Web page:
• You need an advisor that will help you achieve your potential


  • Where are you now

    Where are you now?

    • Best case situation: you know what research you want to do before you even choose your school

    • In this case: you don’t shop for a school, you shop for an advisor


    Don t know your research area

    Don’t know your research area?

    • You need to shop for one – but you should consider advisor personalities as you do so

    • How?

      • Take classes

      • Talk to professors

      • Do projects with professors

      • Talk to other students about the faculty


    Finding evaluating an advisor

    Finding/evaluating an advisor

    • Is the person in a research area you like?

    • Is the person’s work current and relevant? Funded? Where published?

    • How many students does she supervise?

    • How long does it take students to finish?

    • What is the placement of past students?

    • Are students given responsibilities?

    • How responsive is advisor?

      • How long to return written materials?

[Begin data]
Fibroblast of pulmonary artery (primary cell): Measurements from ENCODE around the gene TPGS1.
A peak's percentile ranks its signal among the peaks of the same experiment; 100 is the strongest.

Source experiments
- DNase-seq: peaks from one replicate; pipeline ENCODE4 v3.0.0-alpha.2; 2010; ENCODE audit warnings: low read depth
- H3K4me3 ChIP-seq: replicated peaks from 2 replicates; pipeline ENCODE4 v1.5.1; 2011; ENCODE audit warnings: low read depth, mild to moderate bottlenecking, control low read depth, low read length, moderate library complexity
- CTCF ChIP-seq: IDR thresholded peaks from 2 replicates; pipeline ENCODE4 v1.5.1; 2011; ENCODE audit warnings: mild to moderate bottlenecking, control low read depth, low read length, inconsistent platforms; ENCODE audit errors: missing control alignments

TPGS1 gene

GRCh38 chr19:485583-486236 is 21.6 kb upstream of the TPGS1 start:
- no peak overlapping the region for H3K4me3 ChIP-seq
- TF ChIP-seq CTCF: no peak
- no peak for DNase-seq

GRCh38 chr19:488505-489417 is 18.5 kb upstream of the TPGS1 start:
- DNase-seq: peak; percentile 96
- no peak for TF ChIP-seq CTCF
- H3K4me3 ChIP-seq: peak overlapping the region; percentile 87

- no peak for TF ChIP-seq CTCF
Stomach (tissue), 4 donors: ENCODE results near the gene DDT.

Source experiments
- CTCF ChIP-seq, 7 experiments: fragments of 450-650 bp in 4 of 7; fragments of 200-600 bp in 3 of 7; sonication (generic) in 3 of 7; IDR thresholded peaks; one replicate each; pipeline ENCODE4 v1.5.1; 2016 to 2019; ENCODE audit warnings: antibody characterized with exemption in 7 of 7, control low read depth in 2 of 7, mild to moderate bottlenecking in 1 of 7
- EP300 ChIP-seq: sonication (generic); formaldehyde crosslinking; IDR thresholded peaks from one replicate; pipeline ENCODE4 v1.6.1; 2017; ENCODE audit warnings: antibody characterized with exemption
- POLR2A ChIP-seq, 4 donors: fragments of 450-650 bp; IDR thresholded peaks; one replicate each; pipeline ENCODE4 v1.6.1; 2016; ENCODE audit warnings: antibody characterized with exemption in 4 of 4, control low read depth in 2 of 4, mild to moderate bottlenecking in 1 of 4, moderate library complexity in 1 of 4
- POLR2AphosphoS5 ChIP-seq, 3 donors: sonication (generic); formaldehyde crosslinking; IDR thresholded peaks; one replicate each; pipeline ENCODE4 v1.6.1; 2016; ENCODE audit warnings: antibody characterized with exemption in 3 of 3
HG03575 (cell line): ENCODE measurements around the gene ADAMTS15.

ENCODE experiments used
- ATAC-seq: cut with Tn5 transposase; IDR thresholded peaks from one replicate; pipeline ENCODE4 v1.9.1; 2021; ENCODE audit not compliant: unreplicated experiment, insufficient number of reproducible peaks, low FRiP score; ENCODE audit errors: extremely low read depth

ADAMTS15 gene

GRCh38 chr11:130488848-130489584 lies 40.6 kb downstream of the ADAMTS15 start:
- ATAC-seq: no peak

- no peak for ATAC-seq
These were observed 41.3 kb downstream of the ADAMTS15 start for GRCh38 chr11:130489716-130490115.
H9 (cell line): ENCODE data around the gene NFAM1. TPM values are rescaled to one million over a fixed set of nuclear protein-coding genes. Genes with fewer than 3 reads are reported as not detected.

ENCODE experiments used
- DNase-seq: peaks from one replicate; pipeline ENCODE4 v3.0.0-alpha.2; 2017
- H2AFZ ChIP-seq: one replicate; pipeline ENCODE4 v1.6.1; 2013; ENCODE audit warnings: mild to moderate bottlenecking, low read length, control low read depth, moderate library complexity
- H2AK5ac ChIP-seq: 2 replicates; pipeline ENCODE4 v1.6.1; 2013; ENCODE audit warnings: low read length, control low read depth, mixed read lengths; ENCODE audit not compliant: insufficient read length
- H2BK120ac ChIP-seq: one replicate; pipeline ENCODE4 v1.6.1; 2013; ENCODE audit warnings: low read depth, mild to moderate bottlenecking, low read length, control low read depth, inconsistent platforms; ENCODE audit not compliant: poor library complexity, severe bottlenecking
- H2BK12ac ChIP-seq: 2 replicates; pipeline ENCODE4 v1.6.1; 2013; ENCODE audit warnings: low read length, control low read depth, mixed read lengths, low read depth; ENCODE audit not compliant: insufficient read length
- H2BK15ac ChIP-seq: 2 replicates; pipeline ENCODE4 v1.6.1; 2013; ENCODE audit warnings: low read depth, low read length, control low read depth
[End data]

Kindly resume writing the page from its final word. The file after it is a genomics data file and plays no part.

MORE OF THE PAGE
• How accessible?

      • How helpful?


    Finding evaluating an advisor1

    Finding/evaluating an advisor

    • How much freedom does the student have?

      • Learn to do research – find problems

    • Does the advisor publish with students? What is the order of names?

    • Who presents the papers that are co-authored?

    • Does the person take students to conferences and help with networking?

    • Are the person’s work habits compatible with own?


    How to find out

    How to find out

    • Look at faculty’s web page

    • TALK to current and past students!

    • Work on a small project with her/him

    • Take a class from faculty member


    Advisor student relationship

    Advisor/Student Relationship

    • Not one size fits all!

    • There needs to be a match for you

      • What motivates you

        • Praise/criticism?

      • What is your working style

        • Groups (what size) versus alone?

        • Pressured or relaxed?

        • One track or multi-task?